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Let's assume this example:

Model:

class User < ActiveRecord::Base
  has_many :posts
end

Controller:

def index
  @users = User.all
end

View:

<ul>
  <% @users.each do |u| %>
    <li>
      Username: <%= u.username %><br />
      <%= pluralize(u.posts.count, "post") %>
    </li>
  <% end %>
</ul>

From what I understand (by looking at WEBrick in the command line), it does not do a database call for u.username, but it does for u.posts.count for each cycle in the loop. I want to avoid that, so I store the "posts" in an instance variable in the controller (@posts = Post.all, for example) and replace the u.posts.count with @posts.where(:user_id => u.id).count, but it still does a database call for each cycle. Doesn't the application have all of the information stored in the @posts array in the controller?

Note: None of this is specific to my case (I am not displaying a list of users); I'm simply using this to serve as an example.

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2 Answers 2

up vote 2 down vote accepted

One way to deal with this is a counter_cache. You effectively add a new posts_count property to your User model, and update it every time you modify the user's posts. Rails makes this easy to do with the counter_cache association option:

class User < ActiveRecord::Base
  has_many :posts, counter_cache: true
end

With that setup, calling u.posts.size will instead return the count stored in the user model instead of hitting the database (make sure you use size, not count).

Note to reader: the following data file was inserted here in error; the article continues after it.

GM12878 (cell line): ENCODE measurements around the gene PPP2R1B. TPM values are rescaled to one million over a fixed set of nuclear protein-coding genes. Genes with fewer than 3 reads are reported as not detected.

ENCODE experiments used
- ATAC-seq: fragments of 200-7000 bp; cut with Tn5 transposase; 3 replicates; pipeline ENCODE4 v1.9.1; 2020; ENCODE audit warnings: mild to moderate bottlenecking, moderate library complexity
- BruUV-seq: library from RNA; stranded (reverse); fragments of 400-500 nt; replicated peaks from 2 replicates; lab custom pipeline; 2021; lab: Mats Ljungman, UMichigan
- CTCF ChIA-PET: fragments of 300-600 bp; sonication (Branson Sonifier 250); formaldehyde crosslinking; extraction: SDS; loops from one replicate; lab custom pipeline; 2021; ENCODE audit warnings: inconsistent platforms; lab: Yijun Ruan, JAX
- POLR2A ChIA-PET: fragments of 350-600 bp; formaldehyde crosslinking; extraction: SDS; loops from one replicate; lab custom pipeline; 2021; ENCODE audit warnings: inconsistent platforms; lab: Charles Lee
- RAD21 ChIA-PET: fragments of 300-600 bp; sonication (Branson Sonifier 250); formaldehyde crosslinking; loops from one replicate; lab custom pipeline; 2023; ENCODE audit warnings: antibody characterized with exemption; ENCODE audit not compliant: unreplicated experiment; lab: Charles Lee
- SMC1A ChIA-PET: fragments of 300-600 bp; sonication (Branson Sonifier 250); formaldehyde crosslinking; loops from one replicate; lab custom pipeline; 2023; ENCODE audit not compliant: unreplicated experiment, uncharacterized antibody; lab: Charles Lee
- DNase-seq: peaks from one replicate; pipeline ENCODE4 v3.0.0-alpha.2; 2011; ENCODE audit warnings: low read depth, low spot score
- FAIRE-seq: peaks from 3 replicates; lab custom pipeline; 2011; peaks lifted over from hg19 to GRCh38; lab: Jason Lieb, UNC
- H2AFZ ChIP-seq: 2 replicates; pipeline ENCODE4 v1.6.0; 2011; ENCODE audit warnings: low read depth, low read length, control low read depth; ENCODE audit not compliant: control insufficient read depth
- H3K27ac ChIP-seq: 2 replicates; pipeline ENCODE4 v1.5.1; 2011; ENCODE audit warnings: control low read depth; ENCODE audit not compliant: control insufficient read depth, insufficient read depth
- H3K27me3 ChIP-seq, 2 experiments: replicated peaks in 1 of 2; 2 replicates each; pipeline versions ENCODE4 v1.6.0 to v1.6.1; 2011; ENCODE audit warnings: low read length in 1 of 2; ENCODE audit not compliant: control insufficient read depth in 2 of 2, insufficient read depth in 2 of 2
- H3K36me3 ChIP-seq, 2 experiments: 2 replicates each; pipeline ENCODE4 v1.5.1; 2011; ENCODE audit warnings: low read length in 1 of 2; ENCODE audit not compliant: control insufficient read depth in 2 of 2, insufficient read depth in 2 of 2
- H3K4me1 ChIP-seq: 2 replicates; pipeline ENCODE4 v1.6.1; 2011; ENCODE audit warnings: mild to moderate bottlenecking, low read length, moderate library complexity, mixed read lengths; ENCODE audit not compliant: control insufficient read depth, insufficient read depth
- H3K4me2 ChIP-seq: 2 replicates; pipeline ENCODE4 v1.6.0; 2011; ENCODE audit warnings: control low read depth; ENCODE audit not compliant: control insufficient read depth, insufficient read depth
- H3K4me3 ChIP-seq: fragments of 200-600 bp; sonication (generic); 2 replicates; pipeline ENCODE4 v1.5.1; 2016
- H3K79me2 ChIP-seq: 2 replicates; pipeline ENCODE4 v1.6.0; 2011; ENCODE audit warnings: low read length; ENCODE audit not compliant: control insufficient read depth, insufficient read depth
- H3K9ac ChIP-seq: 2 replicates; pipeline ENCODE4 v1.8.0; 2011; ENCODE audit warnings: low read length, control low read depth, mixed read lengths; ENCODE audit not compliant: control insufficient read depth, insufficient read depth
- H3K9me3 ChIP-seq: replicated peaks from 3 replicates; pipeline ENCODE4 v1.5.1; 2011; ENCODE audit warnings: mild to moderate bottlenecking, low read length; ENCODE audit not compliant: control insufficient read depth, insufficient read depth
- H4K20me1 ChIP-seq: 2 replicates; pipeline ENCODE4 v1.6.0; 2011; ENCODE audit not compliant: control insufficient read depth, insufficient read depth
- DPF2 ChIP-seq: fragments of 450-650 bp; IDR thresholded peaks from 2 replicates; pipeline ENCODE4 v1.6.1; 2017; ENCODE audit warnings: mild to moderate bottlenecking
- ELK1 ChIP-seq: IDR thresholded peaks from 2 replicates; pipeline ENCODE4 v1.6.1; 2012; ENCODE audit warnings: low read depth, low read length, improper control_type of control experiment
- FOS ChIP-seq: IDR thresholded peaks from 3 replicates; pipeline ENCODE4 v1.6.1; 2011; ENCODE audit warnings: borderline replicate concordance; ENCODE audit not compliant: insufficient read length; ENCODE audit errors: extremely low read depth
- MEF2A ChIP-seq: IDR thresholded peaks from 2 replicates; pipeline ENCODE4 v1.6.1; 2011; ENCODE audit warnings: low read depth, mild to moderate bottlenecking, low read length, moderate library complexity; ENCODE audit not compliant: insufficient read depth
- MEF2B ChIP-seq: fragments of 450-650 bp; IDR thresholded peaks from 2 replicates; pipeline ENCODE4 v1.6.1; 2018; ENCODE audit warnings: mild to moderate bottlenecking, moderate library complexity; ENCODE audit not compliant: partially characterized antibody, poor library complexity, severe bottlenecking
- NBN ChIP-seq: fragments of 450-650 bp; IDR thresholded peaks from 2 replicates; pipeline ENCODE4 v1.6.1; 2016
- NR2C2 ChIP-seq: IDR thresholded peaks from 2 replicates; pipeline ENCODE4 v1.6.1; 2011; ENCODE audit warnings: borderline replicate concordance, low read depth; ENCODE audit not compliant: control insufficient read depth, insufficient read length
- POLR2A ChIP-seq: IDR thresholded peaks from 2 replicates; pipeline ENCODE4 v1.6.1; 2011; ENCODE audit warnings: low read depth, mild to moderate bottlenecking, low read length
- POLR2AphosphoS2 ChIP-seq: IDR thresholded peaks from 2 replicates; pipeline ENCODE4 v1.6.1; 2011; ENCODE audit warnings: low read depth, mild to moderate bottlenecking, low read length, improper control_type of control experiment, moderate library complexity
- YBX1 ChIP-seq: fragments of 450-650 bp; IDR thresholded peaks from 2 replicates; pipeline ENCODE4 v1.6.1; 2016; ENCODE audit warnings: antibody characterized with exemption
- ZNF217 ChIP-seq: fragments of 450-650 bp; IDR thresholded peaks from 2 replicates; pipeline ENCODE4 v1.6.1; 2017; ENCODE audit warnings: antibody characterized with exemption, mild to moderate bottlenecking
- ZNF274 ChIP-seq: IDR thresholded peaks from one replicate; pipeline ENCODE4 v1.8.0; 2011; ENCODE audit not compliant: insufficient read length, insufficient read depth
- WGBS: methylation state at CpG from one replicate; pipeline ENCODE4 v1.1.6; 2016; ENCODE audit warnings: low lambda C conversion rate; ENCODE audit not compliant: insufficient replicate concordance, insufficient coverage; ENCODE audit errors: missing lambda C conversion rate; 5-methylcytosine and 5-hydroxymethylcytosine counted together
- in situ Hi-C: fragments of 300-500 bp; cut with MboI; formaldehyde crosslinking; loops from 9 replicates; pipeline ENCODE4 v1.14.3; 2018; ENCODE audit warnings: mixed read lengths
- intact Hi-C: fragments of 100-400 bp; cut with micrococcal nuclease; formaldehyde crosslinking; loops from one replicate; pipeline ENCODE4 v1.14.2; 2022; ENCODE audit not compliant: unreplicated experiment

For more info on the :counter_cache option, check the Rails Association Basics guide (section 4.1.2.3). This blog post covers how to actually go about adding one in, including the migration and initialising the values.

The second way you could do this, would be to load all the posts in your controller method, as you attempted, but it could be a bit neater to simple eager load them instead (@users = User.includes(:posts).all). The reason it didn't work for you was because you were using count not sizecount always hits the database with a SELECT COUNT(*) statement, whereas size is more intelligent and will avoid hitting the database if possible. (This is why you should make sure you use size when using a counter_cache too.)

This is valid too, but if you're not actually going to use the posts in any way though, it may be preferable to avoid pulling them all from the database, hence the appeal of the counter_cache approach.

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I forgot about size vs count, this is great. –  fatfrog Nov 28 '13 at 23:50

Another option is to do a SQL query with a subselect for your count. The following query assumes User.id = Post.user_id

@users = User.select("u.username").
select("count(p.id) AS post_count").
from("users u").
joins("LEFT JOIN posts p ON u.id = p.user_id").
group("u.id").
all

Then in your view:

<% @users.each do |u| %>
<li>
  Username: <%= u.username %><br />
  <%= pluralize(u[:post_count], "post") %>
</li>

This should be your output to the console:

Started GET "/reports" for 127.0.0.1 at 2013-11-28 16:33:31 -0700
Processing by ReportsController#index as HTML
  User Load (0.8ms)  SELECT u.username, count(p.id) AS post_total FROM users u LEFT JOIN posts p ON u.id = p.user_id GROUP BY u.id
  Rendered users/index.html.erb within layouts/application (0.5ms)
Completed 200 OK in 10ms (Views: 7.3ms | ActiveRecord: 1.0ms)
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